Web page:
Sound familiar? Unfortunately, many of us can also show the tendency to be emotionally immature sometimes. A survey in 2013 found that men were far more likely to describe themselves as immature into their 40s, while women believed they were mature by their late 20s on average. But most of us eventually realize that if you cause an issue, you have to 'fess up and accept liability. That's not a step that sociopaths ever take.


Making Impulsive Decisions

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The big distinction between psychopathy and sociopathy, according to diagnostic criteria, is impulsivity. Psychopaths plan meticulously, whereas sociopaths will do what they want without doing anything to plan for it, or thinking about the consequences. This impulsivity means their lives can be chaotic and full of mood swings, but it can also manifest itself in fearlessness.

But it's a habit that, while extreme in sociopaths, isn't alien to people without the disorder. Impulsivity, behavioral geneticist David Goldman wrote in Our Genes, Our Choices, "is an important dimension of normal behavior: for many of life’s challenges it is vital to be able to initiate behavior, to take action, and to explore uncertain and potentially dangerous situations." A study in 2012 found that around 17 percent of the population have strong impulsive tendencies, and leaping without looking is often seen as a pretty attractive trait (see: every manic pixie dream girl in fiction ever.) Sudden road trip? Balanced with a bit of responsibility, it adds flavor to life; unchecked, it becomes a burden.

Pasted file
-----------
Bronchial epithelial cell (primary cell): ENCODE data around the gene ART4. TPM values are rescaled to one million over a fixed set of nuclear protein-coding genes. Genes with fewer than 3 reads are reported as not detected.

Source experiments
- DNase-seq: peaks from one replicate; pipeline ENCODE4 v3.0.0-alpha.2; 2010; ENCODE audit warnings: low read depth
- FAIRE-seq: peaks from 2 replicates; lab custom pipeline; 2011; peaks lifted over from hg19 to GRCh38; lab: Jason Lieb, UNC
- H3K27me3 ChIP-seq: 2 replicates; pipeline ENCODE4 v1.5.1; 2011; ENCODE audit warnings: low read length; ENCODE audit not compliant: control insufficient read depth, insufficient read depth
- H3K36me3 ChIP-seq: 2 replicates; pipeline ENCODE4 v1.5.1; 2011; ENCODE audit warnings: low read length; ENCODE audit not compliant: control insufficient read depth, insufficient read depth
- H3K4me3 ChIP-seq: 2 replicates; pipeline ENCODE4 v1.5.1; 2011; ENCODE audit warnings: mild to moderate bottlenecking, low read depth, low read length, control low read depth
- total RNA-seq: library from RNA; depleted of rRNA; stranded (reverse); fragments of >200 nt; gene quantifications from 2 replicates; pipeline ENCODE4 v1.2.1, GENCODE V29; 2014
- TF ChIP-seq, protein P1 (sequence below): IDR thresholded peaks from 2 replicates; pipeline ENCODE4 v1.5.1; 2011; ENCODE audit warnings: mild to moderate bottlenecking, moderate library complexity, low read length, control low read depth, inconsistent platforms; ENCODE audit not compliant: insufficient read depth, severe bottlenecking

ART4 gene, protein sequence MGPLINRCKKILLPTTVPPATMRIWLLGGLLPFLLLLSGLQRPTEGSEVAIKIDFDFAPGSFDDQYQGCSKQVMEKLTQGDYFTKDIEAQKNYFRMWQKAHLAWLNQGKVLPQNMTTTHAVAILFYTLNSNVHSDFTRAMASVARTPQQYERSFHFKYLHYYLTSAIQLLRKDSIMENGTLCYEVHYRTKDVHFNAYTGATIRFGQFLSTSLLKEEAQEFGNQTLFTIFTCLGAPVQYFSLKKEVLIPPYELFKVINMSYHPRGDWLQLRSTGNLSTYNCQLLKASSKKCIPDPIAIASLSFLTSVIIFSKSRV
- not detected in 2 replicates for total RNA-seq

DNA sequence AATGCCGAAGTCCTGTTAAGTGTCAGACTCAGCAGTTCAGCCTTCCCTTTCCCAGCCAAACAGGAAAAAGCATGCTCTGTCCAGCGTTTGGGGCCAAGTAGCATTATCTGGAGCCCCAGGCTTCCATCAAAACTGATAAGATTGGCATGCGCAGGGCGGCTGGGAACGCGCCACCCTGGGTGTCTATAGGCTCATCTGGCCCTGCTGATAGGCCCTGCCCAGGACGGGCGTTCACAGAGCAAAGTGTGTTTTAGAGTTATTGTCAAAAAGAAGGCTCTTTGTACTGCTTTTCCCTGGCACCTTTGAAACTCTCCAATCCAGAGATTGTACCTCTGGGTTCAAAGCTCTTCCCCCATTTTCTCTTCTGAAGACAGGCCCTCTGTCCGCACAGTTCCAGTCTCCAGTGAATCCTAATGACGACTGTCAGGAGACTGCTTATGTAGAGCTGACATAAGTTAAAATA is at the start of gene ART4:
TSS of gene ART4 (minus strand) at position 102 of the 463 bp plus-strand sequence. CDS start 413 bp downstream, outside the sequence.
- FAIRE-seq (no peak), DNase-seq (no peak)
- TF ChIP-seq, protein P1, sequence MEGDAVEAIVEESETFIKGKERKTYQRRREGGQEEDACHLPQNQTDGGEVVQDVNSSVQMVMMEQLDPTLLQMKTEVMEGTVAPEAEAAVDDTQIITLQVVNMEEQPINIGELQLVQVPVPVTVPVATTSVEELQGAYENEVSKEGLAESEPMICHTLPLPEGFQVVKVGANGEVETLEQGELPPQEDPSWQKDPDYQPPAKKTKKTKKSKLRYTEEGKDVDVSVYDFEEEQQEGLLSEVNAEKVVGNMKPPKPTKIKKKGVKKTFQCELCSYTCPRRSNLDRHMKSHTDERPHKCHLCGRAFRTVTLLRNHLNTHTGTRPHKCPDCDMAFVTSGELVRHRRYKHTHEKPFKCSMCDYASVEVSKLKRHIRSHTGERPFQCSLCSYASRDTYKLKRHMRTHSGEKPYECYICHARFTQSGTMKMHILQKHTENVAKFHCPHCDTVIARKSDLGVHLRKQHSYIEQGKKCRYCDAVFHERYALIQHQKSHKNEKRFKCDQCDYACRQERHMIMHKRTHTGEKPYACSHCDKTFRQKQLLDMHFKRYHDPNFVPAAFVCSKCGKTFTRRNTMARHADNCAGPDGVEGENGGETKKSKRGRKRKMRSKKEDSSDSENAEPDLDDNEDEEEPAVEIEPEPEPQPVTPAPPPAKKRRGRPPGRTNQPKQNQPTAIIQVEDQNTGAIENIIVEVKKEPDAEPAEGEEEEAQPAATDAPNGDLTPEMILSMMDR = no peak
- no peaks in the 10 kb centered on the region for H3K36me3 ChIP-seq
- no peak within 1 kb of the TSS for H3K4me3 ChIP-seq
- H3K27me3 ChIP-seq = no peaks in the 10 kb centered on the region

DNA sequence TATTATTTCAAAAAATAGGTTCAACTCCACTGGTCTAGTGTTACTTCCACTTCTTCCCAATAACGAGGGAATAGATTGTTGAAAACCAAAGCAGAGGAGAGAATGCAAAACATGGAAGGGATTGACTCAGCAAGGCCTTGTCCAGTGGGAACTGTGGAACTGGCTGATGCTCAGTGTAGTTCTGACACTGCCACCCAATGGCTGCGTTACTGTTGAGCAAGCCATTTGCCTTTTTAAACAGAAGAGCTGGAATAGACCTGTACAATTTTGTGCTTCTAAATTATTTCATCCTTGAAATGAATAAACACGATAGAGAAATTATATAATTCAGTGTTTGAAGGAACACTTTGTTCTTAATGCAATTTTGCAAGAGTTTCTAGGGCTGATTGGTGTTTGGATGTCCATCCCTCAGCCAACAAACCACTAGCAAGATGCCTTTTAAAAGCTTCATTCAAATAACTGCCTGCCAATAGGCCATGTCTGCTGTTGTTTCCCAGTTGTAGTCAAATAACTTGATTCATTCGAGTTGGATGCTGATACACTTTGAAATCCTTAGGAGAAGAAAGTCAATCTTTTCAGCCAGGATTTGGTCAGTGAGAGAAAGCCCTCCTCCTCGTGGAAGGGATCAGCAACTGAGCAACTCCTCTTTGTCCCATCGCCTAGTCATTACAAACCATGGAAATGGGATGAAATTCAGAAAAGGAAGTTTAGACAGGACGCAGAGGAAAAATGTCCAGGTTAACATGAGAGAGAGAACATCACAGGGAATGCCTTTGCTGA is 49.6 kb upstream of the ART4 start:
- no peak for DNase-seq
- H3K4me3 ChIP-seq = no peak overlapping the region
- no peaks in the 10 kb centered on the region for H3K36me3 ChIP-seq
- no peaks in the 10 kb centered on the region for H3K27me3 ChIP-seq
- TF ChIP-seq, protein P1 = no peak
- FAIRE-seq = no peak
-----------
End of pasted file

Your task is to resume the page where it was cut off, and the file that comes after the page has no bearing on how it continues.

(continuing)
Excessive Grooming Behaviors

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Like with taking lots of selfies, narcissistic personality traits can show up in sociopaths. One way this can manifest, Caleb Backe, a health and wellness expert at Maple Holistics, previously told Bustle, has to do with excessive grooming. "This is something we all do — personal hygiene and beauty rituals — but the sociopath differs on a deeper emotional level, since they care a lot more about themselves."


Being a sociopath means being distinct from other people, but non-sociopaths may have more in common than they realize. Selfie-taking, impulsive decisions, and avoiding responsibility may be familiar behaviors for many of us.